Project Goals Last year, WPI embarked on a Discovery and Strategy phase with Last Call Media in order to:

  • Improve performance
  • Increase engagement
  • Reduce technical debt and operating costs

Thanks to WPI’s commitment to collaboration, the redesign of wpi.edu represents one of Last Call Media’s most comprehensive involvements from start to finish of any project to date. We acted as more than designers and developers, but instead as all-encompassing strategic management consultants, working with WPI to organize multiple stakeholders toward the realization of stated and unstated goals.

The project had humble beginnings. WPI had a lot of ideas, which they’d translated into a giant content model spreadsheet. We meticulously ensured that we understood it all, guiding a wireframe process in which we were able to make significant contribution to the decision-making that yielded a highly intuitive structure. We took each step iteratively, building piece-by-piece, soliciting feedback, and then building the next iteration. We facilitated a dialogue between administrators, college communications, their design department, their IT department, and Acquia to map the landscape of business requirements, organizational needs, and their desired design aesthetic.  

On the technical side, we reviewed their existing RedDot site, and built a ‘scraper’ to scrape select content out of it and import the data into its new structure in Drupal. We open-sourced the scraper, too. Next, we built a flexible layout system of building blocks that enabled them to build pages however they needed. We dubbed them “widgets,” and WPI called them “elements,” but they were central to satisfying their desire for incredible flexibility that allowed them to build unique layouts on any given page.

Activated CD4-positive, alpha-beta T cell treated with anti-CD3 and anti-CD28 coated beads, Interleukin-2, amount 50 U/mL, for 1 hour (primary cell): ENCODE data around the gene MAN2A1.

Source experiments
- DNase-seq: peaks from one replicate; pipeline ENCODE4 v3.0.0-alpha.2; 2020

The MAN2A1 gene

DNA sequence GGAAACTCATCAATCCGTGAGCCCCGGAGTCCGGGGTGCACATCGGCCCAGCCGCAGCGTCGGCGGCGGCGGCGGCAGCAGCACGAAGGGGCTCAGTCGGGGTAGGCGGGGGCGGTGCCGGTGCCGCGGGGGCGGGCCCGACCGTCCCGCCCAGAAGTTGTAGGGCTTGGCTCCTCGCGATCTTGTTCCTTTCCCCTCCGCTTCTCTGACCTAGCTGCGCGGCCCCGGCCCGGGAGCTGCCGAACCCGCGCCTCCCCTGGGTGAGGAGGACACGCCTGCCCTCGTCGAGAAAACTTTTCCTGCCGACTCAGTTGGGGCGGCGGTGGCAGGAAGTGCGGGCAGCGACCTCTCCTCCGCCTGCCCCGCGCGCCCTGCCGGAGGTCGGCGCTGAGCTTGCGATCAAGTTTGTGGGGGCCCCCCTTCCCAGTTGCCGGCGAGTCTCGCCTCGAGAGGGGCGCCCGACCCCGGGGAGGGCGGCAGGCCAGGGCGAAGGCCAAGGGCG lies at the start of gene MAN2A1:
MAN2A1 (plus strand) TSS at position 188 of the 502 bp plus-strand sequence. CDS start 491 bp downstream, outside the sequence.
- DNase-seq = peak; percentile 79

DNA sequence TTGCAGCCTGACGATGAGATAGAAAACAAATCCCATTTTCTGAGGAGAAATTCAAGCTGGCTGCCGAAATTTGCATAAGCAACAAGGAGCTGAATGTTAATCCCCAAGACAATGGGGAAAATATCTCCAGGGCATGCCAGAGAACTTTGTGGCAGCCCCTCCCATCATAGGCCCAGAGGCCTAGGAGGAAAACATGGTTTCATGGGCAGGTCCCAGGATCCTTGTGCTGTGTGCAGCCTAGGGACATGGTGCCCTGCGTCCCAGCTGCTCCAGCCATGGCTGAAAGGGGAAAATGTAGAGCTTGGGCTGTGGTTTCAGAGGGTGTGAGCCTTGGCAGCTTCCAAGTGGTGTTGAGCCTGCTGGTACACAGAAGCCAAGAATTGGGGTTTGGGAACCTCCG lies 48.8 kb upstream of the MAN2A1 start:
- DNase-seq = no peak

As part of the creative partnership, Last Call Media’s creative team worked closely with WPI to improve the look and utility of the Events Pages, the Calendar, and a database of accolades they maintain. The outcome was a set of tools that present information in simple and digestible ways. WPI’s communications team helped LCM fully understand their brand, which enabled us to showcase their identity as we applied it to the work product.

Every step of the way as we constructed functionality, WPI developers, content authors, and staff gave feedback on the project as fidelity increased from a rough, unthemed Drupal site, to a polished release candidate. At the same time, Last Call Media was enabling WPI Developers to be self-sufficient in Drupal so they could help build new functionality. Last Call Media also built a custom ‘faculty importer’ that synced data from their Ellucian Banner system into Drupal, greatly simplifying the construction and accuracy of faculty pages.

Because we were in constant contact, there were never any ‘big reveals’ for WPI leadership to react to that represented hours of work they had to wrestle with approving or sending us back to the drawing board - they’d been part of the process at two week intervals and on board with each decision as it was made.

Today, the ability of the various administrative and academic departments at WPI to use the site is unparalleled in Last Call Media’s experience. The partnership enabled WPI’s content developers, in-house communications staff, designers, and developers to fully leverage the new wpi.edu. As a result, we’re seeing profound stakeholder use of the tools we collectively built. WPI embraces our approach and recognizes the value in the systems our working partnership designed. Such engagement is the dream of every project, and we’re proud it’s being realized at Worcester Polytechnic Institute.